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Are you a Just Cause expert? Take the quiz and find out.

Today, a just cause quiz. If you are not in a union, an employer does not need any reason to terminate your employment. If there is just cause, however, you don’t get any severance package. If there is not just cause for your termination, you do.
Just cause is generally defined as behaviour so serious that it fundamentally breaches the terms of your employment, whether they are written down or not.
Obviously, stealing from your employer or assaulting another employee is just cause. Other than those easy situations, things tend to get grey. Barbara’s story will explain what I mean.
  1. Barbara has worked as a stylist in a large city for 18 years. Before she ever started the job she had renovated her basement to create a hair salon where she used to see clients. She gave that up when she got the job at the salon.
18 years later, her oldest child is off to university and as a single mother, her income from the salon will not cover the costs. She cleans up her disused basement shop and starts accepting private clients in her off hours. Her home is in the suburbs, not very close to the downtown salon. She doesn’t advertise. It’s all word of mouth. She never tells her salon clients that she’s doing work from home. Barbara never tells her employer what she is doing.
Is there just cause for Barbara’s termination without pay in lieu of notice if through happenstance the employer learns of Barbara’s moonlighting?
  1. Let’s imagine that two months after her starting her moonlighting Barbara realizes that what she’s doing might get her in trouble with her boss. She immediately confesses and offers to shut down her after-hour activities if that’s what the boss wants. She apologizes for not having told her employer about it in the first place. Is there just cause for Barbara’s termination?
  1. Now imagine that before ever taking her first home client, Barbara tells the employer what she’s doing, says she believes that none of the clients she sees at home would ever consider traveling as far as the salon for her services and promises she will never discuss her home shop with any of the salon clients. Her boss tells her that if she goes ahead and provides styling services from home she will be terminated without notice. Barbara points out that the boss did not specifically make it a condition of the offer of employment in the first place that Barbara not do any styling work from home. The issue was not discussed. If Barbara goes ahead with that first client, is there just cause for her termination?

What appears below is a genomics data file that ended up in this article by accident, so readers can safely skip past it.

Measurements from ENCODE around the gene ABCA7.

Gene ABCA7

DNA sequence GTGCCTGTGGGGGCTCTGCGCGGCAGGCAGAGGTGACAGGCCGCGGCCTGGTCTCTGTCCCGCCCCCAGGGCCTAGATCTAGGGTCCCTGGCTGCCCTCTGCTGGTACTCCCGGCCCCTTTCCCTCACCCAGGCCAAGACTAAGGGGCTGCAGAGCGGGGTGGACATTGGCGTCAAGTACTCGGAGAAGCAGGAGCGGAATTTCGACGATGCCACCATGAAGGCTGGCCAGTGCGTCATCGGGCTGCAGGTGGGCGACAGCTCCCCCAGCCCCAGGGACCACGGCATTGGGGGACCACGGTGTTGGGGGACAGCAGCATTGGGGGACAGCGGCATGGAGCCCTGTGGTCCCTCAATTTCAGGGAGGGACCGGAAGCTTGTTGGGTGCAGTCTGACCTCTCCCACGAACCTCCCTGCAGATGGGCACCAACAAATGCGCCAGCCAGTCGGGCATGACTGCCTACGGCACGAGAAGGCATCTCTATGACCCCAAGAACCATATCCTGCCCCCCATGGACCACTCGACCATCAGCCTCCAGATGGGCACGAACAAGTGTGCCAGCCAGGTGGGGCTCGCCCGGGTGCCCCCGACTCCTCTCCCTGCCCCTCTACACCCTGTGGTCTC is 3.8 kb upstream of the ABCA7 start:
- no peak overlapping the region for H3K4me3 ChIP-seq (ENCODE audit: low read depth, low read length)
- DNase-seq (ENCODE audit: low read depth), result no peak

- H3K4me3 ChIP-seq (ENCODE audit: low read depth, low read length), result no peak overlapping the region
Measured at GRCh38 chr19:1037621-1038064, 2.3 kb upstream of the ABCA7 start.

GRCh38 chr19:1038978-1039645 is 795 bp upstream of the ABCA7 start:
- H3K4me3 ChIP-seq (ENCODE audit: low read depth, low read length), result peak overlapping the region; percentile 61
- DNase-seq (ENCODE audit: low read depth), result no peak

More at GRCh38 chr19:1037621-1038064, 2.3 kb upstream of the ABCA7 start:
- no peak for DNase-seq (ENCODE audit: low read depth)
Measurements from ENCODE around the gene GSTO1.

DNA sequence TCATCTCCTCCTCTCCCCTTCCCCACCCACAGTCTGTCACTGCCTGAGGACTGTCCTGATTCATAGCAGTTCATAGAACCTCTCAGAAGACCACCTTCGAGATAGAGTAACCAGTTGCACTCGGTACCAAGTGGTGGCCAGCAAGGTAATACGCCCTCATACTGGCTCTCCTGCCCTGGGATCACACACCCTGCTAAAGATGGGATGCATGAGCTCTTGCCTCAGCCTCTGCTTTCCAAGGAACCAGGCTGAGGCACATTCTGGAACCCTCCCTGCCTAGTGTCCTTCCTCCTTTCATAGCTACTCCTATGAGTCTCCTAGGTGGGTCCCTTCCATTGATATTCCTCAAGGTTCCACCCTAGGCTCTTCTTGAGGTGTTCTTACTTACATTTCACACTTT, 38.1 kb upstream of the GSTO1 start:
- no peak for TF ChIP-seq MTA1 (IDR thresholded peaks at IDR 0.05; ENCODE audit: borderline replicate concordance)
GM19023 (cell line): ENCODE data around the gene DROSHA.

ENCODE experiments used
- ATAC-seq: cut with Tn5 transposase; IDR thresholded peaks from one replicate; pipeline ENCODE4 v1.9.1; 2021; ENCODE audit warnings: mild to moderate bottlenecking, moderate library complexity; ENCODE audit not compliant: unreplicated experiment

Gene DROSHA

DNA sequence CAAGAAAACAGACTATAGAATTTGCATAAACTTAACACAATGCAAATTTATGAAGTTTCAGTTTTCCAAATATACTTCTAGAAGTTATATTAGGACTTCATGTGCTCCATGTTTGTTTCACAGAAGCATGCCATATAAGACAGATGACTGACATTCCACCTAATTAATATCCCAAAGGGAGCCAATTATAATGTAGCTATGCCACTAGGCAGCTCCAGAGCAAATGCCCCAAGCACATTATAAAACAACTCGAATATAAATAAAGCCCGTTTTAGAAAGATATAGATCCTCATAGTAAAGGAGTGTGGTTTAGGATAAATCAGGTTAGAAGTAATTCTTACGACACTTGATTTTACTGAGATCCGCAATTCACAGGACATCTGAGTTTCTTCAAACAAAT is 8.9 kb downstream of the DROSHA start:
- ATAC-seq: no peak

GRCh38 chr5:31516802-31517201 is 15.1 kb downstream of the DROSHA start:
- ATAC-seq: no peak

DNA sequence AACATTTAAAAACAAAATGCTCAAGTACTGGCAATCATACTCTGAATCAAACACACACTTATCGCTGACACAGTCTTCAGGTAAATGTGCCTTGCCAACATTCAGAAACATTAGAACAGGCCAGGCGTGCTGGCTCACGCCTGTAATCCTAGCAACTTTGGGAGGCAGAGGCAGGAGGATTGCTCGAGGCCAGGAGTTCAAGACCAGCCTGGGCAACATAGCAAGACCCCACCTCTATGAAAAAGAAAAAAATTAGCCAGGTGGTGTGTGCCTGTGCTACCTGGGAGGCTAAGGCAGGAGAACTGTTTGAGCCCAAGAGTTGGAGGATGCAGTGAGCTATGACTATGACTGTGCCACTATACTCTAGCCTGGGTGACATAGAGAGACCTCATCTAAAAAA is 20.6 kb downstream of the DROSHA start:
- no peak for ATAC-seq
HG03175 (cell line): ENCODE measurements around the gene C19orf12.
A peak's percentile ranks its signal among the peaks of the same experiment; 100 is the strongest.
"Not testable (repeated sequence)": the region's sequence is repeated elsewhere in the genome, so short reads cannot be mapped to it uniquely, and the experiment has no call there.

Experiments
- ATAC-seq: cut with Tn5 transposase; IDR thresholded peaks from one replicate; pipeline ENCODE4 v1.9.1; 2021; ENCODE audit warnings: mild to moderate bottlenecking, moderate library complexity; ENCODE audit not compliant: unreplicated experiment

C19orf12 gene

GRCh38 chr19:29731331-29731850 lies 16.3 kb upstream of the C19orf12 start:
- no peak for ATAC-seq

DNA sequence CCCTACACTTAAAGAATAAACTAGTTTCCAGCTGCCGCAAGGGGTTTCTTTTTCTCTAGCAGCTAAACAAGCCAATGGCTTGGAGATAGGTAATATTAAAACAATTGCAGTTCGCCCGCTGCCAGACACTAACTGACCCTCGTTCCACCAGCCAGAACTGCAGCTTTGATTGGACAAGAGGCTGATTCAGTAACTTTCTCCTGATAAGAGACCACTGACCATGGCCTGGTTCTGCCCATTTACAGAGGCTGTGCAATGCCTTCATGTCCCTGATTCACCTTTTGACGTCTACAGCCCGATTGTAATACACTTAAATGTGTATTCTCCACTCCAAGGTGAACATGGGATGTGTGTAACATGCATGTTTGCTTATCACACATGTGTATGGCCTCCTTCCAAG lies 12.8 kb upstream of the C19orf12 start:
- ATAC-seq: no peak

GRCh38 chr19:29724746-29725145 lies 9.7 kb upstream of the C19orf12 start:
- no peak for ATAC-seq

1. A court would find there is just cause for Barbara’s termination. She has a fiduciary duty not to do anything that harms the business interests of her employer. Her loyalty should be to the salon. If there are people who would like to use her services, it is her responsibility to try to persuade them to come to the salon. The employer was loyal to Barbara for 18 years and helped her build up her clientele, reputation, and experience. Barbara is using those assets to compete with her employer.
  1. Maybe yes, maybe no. She realized the error of her ways and disclosed the activity and offered to stop. Arguably she breached the trust her employer should be able to have in her by not disclosing the moonlighting before it even began. She made a choice not to mention it earlier. However, would a reasonable person say she had irreparably damaged her boss’ trust in her? Doesn’t 18 years of loyal service give you the right to a second chance? This fact situation could go either way.
  1. There would be just cause. The obligation not to compete with your employer is one implied at law. It is established by a couple of hundred of years of court decisions. It’s a given. Employers are not required to make it clear in any offer of employment, whether verbal or written, that the employee can’t compete against the business that’s going to write their pay cheques. If Barbara’s house is close enough for her to get to work every day who is to say it’s too far for all of her salon clients? Her boss will appropriately be concerned that Barbara’s promise not to tell her salon clients about her home shop will disappear if the employment relationship ever ends through termination or resignation.
Ed Canning practices labour and employment law with Ross & McBride LLP, in Hamilton, representing both employers and employees. You can email him at ecanning@rossmcbride.com.
Ed Canning
Ed Canning
P: 905.572.5809